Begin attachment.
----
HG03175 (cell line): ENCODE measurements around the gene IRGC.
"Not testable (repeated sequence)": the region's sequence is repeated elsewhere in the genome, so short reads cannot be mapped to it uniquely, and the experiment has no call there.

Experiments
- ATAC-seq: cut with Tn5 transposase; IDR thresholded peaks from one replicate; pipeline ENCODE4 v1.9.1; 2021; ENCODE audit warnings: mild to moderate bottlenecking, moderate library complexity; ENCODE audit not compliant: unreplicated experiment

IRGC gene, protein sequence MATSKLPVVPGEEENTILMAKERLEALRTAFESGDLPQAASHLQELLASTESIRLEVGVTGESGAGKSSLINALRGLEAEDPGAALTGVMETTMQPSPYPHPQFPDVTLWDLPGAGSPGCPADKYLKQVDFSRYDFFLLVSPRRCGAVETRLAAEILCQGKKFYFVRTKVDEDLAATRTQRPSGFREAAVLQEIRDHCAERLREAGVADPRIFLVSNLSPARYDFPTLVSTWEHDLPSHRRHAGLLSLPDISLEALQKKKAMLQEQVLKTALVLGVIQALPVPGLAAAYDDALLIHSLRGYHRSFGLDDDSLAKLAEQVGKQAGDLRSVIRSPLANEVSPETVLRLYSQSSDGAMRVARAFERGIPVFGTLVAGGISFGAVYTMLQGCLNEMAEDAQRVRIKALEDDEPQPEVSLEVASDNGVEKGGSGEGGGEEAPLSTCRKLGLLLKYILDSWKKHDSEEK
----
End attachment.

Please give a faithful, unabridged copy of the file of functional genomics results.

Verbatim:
HG03175 (cell line): ENCODE measurements around the gene IRGC.
"Not testable (repeated sequence)": the region's sequence is repeated elsewhere in the genome, so short reads cannot be mapped to it uniquely, and the experiment has no call there.

Experiments
- ATAC-seq: cut with Tn5 transposase; IDR thresholded peaks from one replicate; pipeline ENCODE4 v1.9.1; 2021; ENCODE audit warnings: mild to moderate bottlenecking, moderate library complexity; ENCODE audit not compliant: unreplicated experiment

IRGC gene, protein sequence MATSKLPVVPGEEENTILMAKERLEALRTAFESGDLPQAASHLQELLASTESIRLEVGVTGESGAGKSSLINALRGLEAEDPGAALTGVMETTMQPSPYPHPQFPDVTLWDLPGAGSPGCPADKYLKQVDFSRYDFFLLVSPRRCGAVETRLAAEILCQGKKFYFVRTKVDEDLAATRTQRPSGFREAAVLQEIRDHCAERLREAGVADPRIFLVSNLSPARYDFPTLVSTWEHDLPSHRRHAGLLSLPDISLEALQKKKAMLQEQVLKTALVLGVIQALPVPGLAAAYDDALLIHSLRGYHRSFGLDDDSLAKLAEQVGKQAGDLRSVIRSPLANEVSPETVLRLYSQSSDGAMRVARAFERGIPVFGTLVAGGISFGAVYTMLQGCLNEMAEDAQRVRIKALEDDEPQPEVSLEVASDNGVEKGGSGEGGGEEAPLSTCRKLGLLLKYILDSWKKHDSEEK